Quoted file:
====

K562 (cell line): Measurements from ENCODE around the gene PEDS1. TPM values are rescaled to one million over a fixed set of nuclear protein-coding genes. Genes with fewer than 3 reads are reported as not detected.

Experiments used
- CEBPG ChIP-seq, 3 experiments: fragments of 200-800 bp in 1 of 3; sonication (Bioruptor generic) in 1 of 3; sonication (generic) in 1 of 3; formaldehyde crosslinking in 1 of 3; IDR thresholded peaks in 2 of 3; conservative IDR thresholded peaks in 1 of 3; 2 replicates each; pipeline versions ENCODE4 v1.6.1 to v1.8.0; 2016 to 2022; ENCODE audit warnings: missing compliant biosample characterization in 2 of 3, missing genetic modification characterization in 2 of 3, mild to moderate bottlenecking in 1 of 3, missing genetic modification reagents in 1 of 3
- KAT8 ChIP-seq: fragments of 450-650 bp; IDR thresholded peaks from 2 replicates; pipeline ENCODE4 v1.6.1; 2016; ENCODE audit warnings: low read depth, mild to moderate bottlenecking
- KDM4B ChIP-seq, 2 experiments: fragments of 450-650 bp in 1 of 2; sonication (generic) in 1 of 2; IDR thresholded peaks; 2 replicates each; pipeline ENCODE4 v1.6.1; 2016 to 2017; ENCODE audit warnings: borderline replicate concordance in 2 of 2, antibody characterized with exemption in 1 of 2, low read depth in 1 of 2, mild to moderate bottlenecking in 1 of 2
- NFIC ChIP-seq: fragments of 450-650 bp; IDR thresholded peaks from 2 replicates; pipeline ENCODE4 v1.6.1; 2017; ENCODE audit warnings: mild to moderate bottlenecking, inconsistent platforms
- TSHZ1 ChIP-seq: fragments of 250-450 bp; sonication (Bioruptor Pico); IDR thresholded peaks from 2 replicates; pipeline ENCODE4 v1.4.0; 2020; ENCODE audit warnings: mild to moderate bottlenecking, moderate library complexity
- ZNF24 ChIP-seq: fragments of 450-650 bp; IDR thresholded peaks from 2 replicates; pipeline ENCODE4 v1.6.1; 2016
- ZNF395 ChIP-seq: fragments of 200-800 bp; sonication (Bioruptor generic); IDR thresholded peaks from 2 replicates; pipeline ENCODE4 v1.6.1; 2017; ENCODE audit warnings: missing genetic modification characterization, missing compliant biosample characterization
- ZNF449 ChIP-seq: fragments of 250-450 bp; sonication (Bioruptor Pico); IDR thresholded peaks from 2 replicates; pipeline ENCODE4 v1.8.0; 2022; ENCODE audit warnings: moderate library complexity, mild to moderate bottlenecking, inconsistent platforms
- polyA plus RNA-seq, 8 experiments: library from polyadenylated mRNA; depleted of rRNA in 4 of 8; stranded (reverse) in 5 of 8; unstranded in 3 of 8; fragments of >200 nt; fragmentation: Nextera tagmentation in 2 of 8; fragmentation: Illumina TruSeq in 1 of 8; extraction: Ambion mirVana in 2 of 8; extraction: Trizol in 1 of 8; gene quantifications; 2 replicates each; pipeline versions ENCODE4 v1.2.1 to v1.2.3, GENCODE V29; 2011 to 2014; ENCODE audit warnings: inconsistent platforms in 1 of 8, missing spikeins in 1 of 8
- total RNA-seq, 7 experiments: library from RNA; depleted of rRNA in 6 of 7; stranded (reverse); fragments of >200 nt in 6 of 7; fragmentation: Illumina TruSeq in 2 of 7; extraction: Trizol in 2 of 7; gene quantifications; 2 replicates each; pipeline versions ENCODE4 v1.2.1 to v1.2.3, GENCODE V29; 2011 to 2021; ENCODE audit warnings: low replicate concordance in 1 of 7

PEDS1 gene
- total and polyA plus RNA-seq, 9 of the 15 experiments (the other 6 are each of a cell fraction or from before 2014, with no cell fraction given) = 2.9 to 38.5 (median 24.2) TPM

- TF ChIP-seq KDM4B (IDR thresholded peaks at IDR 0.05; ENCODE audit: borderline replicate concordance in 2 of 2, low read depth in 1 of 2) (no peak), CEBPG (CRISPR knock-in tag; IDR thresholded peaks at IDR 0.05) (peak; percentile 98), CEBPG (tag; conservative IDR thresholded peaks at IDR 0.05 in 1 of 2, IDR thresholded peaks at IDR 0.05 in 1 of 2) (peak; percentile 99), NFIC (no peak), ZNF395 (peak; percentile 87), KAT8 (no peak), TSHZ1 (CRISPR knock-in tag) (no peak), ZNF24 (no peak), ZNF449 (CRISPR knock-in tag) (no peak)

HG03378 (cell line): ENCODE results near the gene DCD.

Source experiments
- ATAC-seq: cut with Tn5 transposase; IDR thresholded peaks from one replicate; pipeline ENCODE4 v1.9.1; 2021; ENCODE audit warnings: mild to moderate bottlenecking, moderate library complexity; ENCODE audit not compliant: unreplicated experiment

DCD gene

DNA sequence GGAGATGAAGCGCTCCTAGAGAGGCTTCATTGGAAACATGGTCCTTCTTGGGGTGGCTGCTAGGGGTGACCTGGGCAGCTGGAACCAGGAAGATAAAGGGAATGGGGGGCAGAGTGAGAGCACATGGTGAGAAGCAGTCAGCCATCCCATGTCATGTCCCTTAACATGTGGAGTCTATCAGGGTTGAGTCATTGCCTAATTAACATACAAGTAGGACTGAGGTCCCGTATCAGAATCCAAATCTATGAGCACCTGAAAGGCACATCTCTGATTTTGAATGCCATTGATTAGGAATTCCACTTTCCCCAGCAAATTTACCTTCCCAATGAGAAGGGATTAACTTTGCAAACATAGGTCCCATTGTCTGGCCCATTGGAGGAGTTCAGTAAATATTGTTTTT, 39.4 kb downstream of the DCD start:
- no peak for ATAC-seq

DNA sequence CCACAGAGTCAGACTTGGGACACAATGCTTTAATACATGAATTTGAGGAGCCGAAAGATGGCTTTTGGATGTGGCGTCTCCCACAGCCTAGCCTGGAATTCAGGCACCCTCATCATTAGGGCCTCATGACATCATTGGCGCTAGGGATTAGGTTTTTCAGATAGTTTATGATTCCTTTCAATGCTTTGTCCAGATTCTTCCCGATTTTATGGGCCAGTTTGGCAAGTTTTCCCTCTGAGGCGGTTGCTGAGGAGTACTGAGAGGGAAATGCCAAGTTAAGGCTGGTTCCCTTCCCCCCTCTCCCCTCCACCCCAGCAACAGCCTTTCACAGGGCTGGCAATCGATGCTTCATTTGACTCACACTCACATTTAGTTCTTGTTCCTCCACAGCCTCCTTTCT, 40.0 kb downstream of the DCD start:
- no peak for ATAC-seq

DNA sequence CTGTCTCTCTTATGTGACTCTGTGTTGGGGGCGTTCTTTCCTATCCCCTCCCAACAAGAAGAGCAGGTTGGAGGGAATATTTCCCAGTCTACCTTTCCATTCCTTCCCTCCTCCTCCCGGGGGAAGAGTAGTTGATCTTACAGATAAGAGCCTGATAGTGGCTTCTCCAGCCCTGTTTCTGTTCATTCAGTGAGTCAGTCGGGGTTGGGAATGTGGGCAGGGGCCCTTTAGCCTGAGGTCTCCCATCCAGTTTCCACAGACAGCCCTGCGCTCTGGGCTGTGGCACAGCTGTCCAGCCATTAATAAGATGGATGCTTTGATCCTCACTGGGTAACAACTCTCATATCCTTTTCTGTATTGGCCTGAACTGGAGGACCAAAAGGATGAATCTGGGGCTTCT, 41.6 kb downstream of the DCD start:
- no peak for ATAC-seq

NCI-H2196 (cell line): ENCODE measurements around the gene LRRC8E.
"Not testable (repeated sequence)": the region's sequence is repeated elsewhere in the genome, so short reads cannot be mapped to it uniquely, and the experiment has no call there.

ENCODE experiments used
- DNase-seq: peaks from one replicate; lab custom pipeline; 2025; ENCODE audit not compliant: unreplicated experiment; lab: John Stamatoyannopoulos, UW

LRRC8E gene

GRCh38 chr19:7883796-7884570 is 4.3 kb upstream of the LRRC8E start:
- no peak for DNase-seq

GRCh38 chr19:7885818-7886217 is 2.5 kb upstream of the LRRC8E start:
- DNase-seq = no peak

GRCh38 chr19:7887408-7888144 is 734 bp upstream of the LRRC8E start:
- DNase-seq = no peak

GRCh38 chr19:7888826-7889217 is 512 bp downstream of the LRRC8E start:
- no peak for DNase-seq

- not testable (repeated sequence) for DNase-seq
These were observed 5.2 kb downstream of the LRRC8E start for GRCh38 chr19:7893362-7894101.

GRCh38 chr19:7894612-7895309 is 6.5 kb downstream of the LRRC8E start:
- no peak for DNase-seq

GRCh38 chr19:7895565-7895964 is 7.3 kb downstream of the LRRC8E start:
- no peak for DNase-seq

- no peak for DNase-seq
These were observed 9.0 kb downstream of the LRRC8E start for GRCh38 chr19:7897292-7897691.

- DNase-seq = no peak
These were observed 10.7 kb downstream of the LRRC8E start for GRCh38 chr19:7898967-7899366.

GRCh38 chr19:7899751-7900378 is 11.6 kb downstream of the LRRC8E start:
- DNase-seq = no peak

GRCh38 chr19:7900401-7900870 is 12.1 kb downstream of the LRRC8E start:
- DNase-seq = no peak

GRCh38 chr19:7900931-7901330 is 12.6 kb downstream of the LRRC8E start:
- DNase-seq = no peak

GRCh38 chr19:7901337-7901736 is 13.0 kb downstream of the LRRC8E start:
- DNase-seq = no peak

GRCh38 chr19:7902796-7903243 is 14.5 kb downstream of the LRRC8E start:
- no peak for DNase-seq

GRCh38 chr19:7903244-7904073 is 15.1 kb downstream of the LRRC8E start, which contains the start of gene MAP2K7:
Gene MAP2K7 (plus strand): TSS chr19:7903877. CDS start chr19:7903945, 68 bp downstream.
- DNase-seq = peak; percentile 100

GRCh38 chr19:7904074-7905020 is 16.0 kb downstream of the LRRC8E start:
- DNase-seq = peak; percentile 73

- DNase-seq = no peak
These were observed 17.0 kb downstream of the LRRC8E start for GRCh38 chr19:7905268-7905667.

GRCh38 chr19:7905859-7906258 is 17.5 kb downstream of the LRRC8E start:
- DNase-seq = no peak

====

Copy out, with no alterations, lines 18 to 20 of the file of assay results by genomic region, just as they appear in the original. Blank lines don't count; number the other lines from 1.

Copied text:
- ATAC-seq: cut with Tn5 transposase; IDR thresholded peaks from one replicate; pipeline ENCODE4 v1.9.1; 2021; ENCODE audit warnings: mild to moderate bottlenecking, moderate library complexity; ENCODE audit not compliant: unreplicated experiment

DCD gene

DNA sequence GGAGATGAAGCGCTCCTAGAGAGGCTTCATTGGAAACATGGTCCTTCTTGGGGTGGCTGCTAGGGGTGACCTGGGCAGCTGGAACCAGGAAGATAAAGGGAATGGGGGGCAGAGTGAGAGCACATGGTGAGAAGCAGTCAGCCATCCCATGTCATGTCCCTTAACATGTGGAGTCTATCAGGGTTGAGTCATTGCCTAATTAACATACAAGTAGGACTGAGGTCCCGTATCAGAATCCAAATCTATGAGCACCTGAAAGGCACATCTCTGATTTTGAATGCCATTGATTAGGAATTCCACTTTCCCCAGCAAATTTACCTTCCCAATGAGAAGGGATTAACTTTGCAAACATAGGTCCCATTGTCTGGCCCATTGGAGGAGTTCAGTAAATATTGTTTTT, 39.4 kb downstream of the DCD start: